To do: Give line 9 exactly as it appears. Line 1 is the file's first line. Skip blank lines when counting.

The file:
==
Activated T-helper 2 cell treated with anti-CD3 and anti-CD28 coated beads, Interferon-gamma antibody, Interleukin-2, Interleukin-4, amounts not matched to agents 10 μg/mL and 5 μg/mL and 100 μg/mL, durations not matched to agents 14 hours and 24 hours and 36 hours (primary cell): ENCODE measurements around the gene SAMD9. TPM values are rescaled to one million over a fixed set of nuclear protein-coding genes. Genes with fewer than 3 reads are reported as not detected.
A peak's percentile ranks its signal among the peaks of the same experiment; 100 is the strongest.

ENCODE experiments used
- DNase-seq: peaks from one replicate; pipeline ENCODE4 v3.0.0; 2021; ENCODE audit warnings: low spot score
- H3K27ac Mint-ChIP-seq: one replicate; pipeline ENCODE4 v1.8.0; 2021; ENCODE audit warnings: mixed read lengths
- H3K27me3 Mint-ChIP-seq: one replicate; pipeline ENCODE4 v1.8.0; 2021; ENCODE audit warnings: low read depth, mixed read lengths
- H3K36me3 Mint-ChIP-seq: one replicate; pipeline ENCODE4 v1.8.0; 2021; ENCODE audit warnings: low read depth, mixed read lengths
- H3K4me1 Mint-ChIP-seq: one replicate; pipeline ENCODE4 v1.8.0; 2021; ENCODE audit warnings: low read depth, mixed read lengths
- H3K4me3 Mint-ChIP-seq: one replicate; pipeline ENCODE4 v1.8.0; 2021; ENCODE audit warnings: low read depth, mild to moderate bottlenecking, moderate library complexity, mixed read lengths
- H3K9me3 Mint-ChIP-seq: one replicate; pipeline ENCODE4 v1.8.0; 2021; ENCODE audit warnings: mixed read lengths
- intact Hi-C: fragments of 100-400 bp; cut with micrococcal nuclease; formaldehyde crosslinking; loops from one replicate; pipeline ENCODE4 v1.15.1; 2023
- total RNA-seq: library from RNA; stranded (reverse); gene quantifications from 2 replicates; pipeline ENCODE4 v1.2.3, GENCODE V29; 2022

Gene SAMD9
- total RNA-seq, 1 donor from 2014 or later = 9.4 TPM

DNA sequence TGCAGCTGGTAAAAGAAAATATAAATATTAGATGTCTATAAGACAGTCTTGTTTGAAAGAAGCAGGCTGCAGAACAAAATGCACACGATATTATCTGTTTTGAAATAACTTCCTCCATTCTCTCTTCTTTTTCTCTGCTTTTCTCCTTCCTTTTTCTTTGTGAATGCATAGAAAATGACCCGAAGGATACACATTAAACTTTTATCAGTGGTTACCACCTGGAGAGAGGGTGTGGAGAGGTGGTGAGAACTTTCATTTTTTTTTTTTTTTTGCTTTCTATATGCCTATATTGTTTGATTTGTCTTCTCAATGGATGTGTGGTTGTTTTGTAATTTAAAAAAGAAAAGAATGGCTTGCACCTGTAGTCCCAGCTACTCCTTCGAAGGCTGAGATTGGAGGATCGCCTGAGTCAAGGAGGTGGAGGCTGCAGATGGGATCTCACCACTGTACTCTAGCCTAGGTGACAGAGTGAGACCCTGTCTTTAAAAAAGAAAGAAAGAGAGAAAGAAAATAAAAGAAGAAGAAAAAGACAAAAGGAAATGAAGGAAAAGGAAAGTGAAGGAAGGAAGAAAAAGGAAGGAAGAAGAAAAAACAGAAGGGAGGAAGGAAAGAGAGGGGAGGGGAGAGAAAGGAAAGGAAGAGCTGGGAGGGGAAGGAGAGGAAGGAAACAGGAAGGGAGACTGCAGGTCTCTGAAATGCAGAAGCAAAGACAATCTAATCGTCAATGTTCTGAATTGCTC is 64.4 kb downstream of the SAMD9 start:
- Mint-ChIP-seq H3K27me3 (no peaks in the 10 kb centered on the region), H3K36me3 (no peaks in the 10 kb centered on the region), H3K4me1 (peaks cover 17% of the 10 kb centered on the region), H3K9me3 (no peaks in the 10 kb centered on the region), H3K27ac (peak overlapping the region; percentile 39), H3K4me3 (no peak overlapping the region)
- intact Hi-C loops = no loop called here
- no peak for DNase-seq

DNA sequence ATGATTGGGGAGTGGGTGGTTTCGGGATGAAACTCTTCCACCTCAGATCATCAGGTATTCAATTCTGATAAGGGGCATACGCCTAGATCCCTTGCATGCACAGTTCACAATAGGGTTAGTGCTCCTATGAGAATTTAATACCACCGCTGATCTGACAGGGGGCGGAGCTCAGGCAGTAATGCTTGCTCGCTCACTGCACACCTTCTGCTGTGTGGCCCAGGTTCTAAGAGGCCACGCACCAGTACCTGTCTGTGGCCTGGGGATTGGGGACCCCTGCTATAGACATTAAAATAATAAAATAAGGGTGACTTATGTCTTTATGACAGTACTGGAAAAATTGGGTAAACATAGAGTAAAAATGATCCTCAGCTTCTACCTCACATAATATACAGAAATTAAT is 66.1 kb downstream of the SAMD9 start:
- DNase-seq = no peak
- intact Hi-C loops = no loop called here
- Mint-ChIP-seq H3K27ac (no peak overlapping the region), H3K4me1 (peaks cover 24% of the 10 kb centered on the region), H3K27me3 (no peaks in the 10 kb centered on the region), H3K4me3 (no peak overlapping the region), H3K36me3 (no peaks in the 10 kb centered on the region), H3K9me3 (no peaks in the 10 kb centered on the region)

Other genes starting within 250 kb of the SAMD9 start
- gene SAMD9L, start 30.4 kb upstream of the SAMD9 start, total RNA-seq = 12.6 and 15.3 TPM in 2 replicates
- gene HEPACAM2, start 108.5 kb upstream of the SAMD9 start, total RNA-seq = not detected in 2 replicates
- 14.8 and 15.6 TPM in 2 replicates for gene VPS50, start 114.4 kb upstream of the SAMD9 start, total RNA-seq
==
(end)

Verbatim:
- H3K4me3 Mint-ChIP-seq: one replicate; pipeline ENCODE4 v1.8.0; 2021; ENCODE audit warnings: low read depth, mild to moderate bottlenecking, moderate library complexity, mixed read lengths